IDEAS home Printed from https://ideas.repec.org/p/tse/wpaper/27366.html
   My bibliography  Save this paper

Physical Activity and Policy Recommendations: a Social Multiplier Approach

Author

Listed:
  • Goulão, Catarina
  • Thibault, Emmanuel

Abstract

We look at the effects of physical activity (PA) recommendation policies by considering a social multiplier model in which individuals differ in their concern for PA. The government can either observe this concern (and implement the First Best) or not (and implement a uniform policy). Whichever the type of policy implemented, while the welfare of individuals the most concerned with PA increases in the social multiplier, the welfare of those the least concerned may decrease in it. For a sufficiently high social multiplier, both government interventions improve the welfare of those most concerned with PA but worsen the welfare of the least concerned individuals if they are not too many. However, compared to the First Best, a uniform recommendation improves the welfare of those most concerned with PA more than it reduces the welfare of those least concerned.

Suggested Citation

  • Goulão, Catarina & Thibault, Emmanuel, 2013. "Physical Activity and Policy Recommendations: a Social Multiplier Approach," TSE Working Papers 13-414, Toulouse School of Economics (TSE).
  • Handle: RePEc:tse:wpaper:27366
    as

    Download full text from publisher

    File URL: http://www.tse-fr.eu/sites/default/files/medias/doc/wp/pe/wp_tse_414.pdf
    File Function: Full text
    Download Restriction: no

    Other versions of this item:

    References listed on IDEAS

    as
    1. Bardey, David & De Donder, Philippe, 2013. "Genetic testing with primary prevention and moral hazard," Journal of Health Economics, Elsevier, vol. 32(5), pages 768-779.
    2. Edward L. Glaeser & Bruce Sacerdote & José A. Scheinkman, 1996. "Crime and Social Interactions," The Quarterly Journal of Economics, Oxford University Press, vol. 111(2), pages 507-548.
    3. Bruce Sacerdote, 2001. "Peer Effects with Random Assignment: Results for Dartmouth Roommates," The Quarterly Journal of Economics, Oxford University Press, vol. 116(2), pages 681-704.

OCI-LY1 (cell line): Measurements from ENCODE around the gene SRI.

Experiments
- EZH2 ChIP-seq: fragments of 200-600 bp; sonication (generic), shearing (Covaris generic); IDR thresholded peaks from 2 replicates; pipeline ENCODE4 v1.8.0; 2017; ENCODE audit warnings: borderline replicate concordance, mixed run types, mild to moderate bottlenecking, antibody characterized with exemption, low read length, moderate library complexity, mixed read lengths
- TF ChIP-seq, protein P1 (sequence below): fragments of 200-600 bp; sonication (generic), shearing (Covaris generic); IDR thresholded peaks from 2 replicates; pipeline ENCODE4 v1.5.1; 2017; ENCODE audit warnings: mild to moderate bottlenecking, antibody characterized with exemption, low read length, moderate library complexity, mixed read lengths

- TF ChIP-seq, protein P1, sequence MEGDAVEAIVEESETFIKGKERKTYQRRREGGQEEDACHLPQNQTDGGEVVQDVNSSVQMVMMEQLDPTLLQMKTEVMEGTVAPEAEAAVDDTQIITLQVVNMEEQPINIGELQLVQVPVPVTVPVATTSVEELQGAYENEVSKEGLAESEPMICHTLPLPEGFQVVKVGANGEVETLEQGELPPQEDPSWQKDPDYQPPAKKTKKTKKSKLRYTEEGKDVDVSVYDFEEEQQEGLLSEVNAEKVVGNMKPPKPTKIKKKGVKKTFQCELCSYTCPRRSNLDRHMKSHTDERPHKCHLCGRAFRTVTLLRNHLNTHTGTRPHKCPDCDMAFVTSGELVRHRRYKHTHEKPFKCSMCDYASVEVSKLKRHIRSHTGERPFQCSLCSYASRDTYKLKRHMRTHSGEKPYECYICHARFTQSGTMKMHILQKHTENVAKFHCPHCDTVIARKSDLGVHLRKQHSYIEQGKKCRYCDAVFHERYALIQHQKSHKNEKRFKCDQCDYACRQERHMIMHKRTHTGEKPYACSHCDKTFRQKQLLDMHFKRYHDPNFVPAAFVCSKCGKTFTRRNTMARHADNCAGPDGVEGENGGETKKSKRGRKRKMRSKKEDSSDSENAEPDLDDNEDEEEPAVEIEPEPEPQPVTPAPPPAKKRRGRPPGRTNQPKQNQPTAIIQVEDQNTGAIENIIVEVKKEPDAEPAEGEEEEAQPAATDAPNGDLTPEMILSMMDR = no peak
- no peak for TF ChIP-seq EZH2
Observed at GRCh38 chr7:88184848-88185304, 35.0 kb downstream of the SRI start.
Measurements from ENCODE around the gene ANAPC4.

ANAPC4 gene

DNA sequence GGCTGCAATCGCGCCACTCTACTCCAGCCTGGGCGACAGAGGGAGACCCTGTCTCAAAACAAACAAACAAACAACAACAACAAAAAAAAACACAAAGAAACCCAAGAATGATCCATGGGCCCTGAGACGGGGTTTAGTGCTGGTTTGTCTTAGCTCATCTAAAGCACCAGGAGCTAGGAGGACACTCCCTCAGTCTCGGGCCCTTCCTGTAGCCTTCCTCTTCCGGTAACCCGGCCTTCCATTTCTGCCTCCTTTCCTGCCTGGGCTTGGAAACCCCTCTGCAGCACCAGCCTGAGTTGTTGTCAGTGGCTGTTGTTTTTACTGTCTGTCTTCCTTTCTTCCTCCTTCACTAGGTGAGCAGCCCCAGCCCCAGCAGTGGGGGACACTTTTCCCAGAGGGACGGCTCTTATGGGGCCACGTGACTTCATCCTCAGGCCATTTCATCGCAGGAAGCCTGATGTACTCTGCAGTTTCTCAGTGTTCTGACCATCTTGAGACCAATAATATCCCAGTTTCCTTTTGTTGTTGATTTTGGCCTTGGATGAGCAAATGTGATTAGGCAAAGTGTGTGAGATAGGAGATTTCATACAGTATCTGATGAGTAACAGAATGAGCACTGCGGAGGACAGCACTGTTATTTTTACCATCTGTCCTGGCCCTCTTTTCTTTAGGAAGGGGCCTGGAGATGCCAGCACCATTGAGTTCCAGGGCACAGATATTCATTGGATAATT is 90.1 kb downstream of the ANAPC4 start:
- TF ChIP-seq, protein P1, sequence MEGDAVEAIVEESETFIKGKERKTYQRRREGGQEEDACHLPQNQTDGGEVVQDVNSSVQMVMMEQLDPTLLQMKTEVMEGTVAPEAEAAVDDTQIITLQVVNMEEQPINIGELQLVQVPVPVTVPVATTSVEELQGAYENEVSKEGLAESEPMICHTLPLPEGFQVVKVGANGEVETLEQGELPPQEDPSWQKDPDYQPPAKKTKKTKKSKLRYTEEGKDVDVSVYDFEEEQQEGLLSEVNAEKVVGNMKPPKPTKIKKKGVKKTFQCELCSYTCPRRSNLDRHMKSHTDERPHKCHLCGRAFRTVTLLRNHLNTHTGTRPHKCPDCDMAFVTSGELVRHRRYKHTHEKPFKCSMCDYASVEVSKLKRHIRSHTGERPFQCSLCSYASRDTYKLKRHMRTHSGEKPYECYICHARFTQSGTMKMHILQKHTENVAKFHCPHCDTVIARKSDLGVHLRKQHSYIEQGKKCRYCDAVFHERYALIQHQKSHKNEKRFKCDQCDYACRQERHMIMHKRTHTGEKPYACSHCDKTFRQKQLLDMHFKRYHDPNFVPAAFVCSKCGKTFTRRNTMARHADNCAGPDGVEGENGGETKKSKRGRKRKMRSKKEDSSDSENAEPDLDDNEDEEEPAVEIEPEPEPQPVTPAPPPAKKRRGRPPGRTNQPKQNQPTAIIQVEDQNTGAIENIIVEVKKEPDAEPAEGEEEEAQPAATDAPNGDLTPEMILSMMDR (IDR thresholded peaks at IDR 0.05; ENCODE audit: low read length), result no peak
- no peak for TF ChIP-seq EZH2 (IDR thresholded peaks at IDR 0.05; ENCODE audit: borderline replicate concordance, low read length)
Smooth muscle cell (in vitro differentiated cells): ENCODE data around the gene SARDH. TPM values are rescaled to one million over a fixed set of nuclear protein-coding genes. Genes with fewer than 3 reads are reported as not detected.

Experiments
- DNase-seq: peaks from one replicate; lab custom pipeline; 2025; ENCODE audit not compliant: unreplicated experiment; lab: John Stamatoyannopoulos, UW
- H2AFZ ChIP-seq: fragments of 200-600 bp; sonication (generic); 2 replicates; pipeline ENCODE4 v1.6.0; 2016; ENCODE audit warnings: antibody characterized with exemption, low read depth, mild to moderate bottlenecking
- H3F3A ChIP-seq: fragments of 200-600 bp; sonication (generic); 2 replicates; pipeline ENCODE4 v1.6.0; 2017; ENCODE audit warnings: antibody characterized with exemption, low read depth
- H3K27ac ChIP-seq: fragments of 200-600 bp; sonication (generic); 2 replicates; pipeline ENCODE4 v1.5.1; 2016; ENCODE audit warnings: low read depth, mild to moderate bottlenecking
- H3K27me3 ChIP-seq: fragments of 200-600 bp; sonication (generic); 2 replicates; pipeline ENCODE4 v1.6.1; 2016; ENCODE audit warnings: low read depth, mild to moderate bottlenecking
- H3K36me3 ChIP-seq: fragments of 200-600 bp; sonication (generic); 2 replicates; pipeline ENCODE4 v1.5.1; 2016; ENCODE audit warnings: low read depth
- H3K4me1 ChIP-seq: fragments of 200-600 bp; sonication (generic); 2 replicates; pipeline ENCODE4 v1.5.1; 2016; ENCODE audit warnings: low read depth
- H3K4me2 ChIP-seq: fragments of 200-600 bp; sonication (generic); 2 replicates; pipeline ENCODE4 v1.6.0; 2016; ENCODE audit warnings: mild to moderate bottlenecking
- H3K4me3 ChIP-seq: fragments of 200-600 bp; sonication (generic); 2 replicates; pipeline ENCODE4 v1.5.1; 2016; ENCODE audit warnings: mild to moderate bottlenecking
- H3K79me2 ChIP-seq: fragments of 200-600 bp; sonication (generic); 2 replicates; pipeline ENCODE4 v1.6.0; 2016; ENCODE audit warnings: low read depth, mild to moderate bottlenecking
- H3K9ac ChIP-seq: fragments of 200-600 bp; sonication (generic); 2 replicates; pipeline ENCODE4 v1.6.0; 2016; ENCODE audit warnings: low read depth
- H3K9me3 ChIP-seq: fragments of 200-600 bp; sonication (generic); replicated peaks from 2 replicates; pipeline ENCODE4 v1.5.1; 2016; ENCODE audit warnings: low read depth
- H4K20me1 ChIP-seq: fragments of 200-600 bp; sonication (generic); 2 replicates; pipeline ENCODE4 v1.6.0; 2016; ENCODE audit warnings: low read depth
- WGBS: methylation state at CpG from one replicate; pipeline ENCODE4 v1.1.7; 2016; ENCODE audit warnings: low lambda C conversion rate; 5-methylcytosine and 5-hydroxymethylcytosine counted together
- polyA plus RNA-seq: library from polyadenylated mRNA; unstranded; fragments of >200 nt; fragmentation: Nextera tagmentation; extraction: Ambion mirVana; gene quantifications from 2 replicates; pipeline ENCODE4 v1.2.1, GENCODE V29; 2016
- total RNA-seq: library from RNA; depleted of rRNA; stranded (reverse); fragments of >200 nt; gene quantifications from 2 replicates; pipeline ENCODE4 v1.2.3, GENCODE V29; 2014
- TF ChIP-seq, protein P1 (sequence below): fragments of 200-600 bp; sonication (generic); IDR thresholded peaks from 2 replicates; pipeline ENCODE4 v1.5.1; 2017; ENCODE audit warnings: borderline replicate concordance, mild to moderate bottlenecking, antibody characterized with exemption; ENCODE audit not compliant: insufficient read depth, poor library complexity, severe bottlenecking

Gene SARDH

4. Marianne Bertrand & Erzo F. P. Luttmer & Sendhil Mullainathan, 2000. "Network Effects and Welfare Cultures," The Quarterly Journal of Economics, Oxford University Press, vol. 115(3), pages 1019-1055.
    5. Katz, Michael L & Shapiro, Carl, 1985. "Network Externalities, Competition, and Compatibility," American Economic Review, American Economic Association, vol. 75(3), pages 424-440, June.
    6. Trogdon, Justin G. & Nonnemaker, James & Pais, Joanne, 2008. "Peer effects in adolescent overweight," Journal of Health Economics, Elsevier, vol. 27(5), pages 1388-1399, September.
    7. Esther Duflo & Emmanuel Saez, 2003. "The Role of Information and Social Interactions in Retirement Plan Decisions: Evidence from a Randomized Experiment," The Quarterly Journal of Economics, Oxford University Press, vol. 118(3), pages 815-842.
    8. Philip S. Babcock & John L. Hartman, 2010. "Networks and Workouts: Treatment Size and Status Specific Peer Effects in a Randomized Field Experiment," NBER Working Papers 16581, National Bureau of Economic Research, Inc.
    Full references (including those not matched with items on IDEAS)

    More about this item

    Keywords

    Physical Activity; Peer Effects; Long Term Care;

    JEL classification:

    • D62 - Microeconomics - - Welfare Economics - - - Externalities
    • H11 - Public Economics - - Structure and Scope of Government - - - Structure and Scope of Government
    • I18 - Health, Education, and Welfare - - Health - - - Government Policy; Regulation; Public Health

    NEP fields

    This paper has been announced in the following NEP Reports:

    Statistics

    Access and download statistics

    Corrections

    All material on this site has been provided by the respective publishers and authors. You can help correct errors and omissions. When requesting a correction, please mention this item's handle: RePEc:tse:wpaper:27366. See general information about how to correct material in RePEc.

    For technical questions regarding this item, or to correct its authors, title, abstract, bibliographic or download information, contact: (). General contact details of provider: http://edirc.repec.org/data/tsetofr.html .

    If you have authored this item and are not yet registered with RePEc, we encourage you to do it here. This allows to link your profile to this item. It also allows you to accept potential citations to this item that we are uncertain about.

    If CitEc recognized a reference but did not link an item in RePEc to it, you can help with this form .

    If you know of missing items citing this one, you can help us creating those links by adding the relevant references in the same way as above, for each refering item. If you are a registered author of this item, you may also want to check the "citations" tab in your RePEc Author Service profile, as there may be some citations waiting for confirmation.

    Please note that corrections may take a couple of weeks to filter through the various RePEc services.

    IDEAS is a RePEc service hosted by the Research Division of the Federal Reserve Bank of St. Louis . RePEc uses bibliographic data supplied by the respective publishers.